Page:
Dead Space 2 went bigger. Protagonist Isaac Clarke found his voice (literally – he was silent in the original, bar his grunts of distress and stomp-sigh) and the action moved to The Sprawl, an enormous space station that lived up to its name. The new setting allowed Visceral to mix the familiar with the strange, as Isaac moved through residential quarters, shopping districts and everything else one might expect in a city. The Sprawl was an urban environment that just happened to be located in the vicinity of Titan. That helped to anchor the ridiculous excess of the game’s wilder setpieces but Dead Space 2 succeeds because of that excess – it’s loud, violent and paced like a theme park ride. There’s no subtlety but at least 80% of what Visceral throw at the screen works.
Notes: Although it has spectacular moments – the journey through a graveyard of wrecked ships being the most notable – Dead Space 3 was as bloated as a ‘Pregnant’ necromorph’s abdominal sac. EA’s sales targets were similarly bloated and DS 3 was considered something of a commercial disappointment. Developers Visceral moved on to Battlefield: Hardline and a currently untitled Star Wars game.
What else should I be playing if I like this: If you want the full Dead Space experience, the first game is definitely worth playing. It feels more like a survival horror game than the sequel, which has big action setpieces and, in giving Isaac a voice, makes him more than a vessel for your own fears and anxieties. The Bioshock games aren’t quite as loud and violent, but similarly mix action, sci-fi and horror.
18. Depths of Fear: Knossos [official site] (2014)
Developer: Dirigo Games
Publisher: Digital Tribe
Knossos is an obscure game that didn’t receive a particularly warm welcome but it’s a perfect example of how well horror can work when created with strict limitations. In that sense, it’s completely at odds with Dead Space 2, the previous game on this list – where Visceral use their big budget for bombast, Dirigo (a one-person studio) uses a tiny budget and a few stiffly animated models to create something truly uncanny. Equal parts animatronic Greek mythology gone terribly wrong and perfectly scored giallo tribute, Knossos is a series of procedurally generated deathmazes that rarely make sense and generally appear as if they’re about to fall apart at the seams.
Sometimes that’s how horror is most effective, when we don’t even trust that the creators are in control of their creation. Knossos is a dangerous game, in which the sound effects feel as if they might have been borrowed from a tape of samples created in the Berberian Sound Studio and the behaviour of the enemies is as unpredictable as the design decisions that lead to a randomised horror game starring a terrifying satyr and endless streams of spiders.
Notes: The entire game is the work of Philip Willey, including the remarkable seventies-synth soundtrack.
Read more: Our Review.
Where can I buy it:Steam.
What else should I be playing if I like this: Terry Cavanagh’s Don’t Look Back is another weird take on Greek mythology. To cleanse your palate of the fear, you might want to turn to the colourful clicking of Titan Quest.
17. Alan Wake [official site] (2010/2012 PC)
Developer: Remedy Entertainment
Publisher: Microsoft Game Studios
Alan Wake is overlong, repetitive and altogether too-reliant on its central torch and gun combat mechanic. It’s a game that promises so much, beginning with the initial view of the town of Bright Falls and holding up through the first enemy encounters. Eventually, it settles into a rhythm that is more action than adventure, and the plot seems as scattered and fragmented as the pages of Alan’s book that are available to collect. Is it a story about a man who has predicted his own descent into murder and madness, or is it a story about the power of writing and its ability to fray the fabric between worlds?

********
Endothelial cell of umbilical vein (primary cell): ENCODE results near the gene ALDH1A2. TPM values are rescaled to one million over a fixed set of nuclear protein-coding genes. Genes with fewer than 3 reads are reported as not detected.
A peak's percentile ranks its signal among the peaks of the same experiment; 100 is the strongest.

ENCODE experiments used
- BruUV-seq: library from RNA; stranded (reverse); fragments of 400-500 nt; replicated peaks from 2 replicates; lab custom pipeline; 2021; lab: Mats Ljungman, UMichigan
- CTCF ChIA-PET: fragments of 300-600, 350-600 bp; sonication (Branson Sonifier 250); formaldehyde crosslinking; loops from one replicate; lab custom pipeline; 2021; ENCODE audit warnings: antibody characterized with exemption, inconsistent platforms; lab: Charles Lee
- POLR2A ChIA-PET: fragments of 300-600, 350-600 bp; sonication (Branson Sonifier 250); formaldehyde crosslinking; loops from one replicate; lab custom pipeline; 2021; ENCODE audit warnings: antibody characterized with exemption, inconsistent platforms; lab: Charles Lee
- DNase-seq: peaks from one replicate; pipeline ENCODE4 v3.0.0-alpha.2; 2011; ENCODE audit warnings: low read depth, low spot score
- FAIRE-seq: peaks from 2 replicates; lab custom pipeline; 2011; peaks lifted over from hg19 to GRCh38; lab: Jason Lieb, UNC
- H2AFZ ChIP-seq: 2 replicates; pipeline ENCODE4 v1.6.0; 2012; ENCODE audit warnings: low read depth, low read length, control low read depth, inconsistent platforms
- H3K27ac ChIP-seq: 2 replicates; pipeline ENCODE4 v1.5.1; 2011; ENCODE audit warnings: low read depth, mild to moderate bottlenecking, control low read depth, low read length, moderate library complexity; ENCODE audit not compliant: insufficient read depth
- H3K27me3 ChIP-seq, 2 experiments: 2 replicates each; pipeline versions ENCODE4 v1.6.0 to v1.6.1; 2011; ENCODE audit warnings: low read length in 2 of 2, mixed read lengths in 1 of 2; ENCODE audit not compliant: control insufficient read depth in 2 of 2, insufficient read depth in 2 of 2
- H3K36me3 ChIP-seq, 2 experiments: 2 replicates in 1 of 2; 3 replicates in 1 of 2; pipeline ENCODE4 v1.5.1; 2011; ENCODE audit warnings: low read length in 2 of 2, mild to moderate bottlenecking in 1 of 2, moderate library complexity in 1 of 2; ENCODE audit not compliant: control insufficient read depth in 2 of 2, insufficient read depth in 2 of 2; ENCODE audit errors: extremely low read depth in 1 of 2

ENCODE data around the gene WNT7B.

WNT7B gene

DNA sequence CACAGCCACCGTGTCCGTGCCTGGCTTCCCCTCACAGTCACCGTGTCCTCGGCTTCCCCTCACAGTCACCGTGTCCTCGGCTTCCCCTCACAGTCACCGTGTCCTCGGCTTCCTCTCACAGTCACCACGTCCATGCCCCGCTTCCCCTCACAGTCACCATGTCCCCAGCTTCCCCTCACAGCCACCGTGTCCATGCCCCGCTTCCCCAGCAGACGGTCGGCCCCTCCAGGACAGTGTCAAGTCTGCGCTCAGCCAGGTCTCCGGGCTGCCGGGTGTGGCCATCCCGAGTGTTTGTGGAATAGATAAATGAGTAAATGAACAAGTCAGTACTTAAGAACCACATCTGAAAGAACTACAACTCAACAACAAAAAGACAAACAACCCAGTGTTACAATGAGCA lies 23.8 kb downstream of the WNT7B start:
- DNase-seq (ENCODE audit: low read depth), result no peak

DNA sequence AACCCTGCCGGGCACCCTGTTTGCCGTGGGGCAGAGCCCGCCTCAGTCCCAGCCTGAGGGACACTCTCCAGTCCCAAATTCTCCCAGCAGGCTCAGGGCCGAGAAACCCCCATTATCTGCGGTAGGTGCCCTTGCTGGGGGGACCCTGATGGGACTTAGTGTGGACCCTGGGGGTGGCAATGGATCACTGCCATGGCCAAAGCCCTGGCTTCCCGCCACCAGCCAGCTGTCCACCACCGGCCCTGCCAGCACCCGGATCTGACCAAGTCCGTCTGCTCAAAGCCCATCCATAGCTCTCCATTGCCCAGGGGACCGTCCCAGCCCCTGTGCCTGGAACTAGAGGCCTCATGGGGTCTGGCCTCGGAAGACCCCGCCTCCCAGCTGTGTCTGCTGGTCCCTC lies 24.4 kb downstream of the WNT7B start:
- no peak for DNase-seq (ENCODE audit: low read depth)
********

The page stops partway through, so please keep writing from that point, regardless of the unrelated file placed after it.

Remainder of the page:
Despite its hefty running time and all manner of subplots and segueways, Remedy’s game refrains from definitive answers. It’s not ambiguous so much as overwrought and overwritten, and that’s in keeping with the chap whose name is on the box. Alan Wake is about Alan Wake. That’s initially disappointing because Twin Peaks has trained us to value sleepy lumber-haunted towns like Bright Falls – the story should be about the place not the person visiting – but Wake is a fascinating protagonist because he allows Remedy to indulge in and play with all manner of horror mainstays. Even though Alan Wake disappoints in places and is baggy in others (both the man and the game), its a playful exploration of horror fiction that shouldn’t be taken quite as seriously as it sometimes seems to take itself.
Notes: Like Misery’s Paul Sheldon, many of Wake’s problems begin when he kills off the main character in his most popular series of books.
Where can I buy it: Steam.
What else should I be playing if I like this: Alan Wake’s American Nightmare, a schlocky semi-sequel, is a much tighter game and improves the combat. For other mysterious small town goings-on, turn to Deadly Premonition.
16. Lone Survivor [official site] (2012)
Developer: Superflat Games
Publisher: Superflat Games
Lone Survivor initially looked like a 2d Resident Evil but as more details emerged, it started to resemble a 2d Silent Hill. That lone developer Jasper Byrne managed to shake off both of those reference points and make something that stands alone is impressive enough, but that Lone Survivor is funny and heartbreaking as well as frightening is astonishing. No game other than Hotline Miami has a soundtrack so important to its mood and overall composition. Whether it’s the improbable jazz filtering through a rotting and apparently uninhabited apartment building or the click of fingers in a Lynchian dream lodge, Lone Survivor’s horror takes place in a welcoming sea of synths.
The plot demands to be unpicked and although there is a fairly strict structure, replays reveal fresh ideas and the player often has control of the pacing. Some scenes are gruesome but there’s a warmth to Lone Survivor. Not everything is lost, even when there seems to be nobody left alive, and despite the monsters, gore and corpses, the eventual horror is touched by sorrow rather than disgust.
What else should I be playing if I like this: Lone Survivor almost demands that you turn to the Silent Hill series but also consider the superficially similar Home and if you tire of playing a character who shuffles slowly from room to room, look into Deadlight.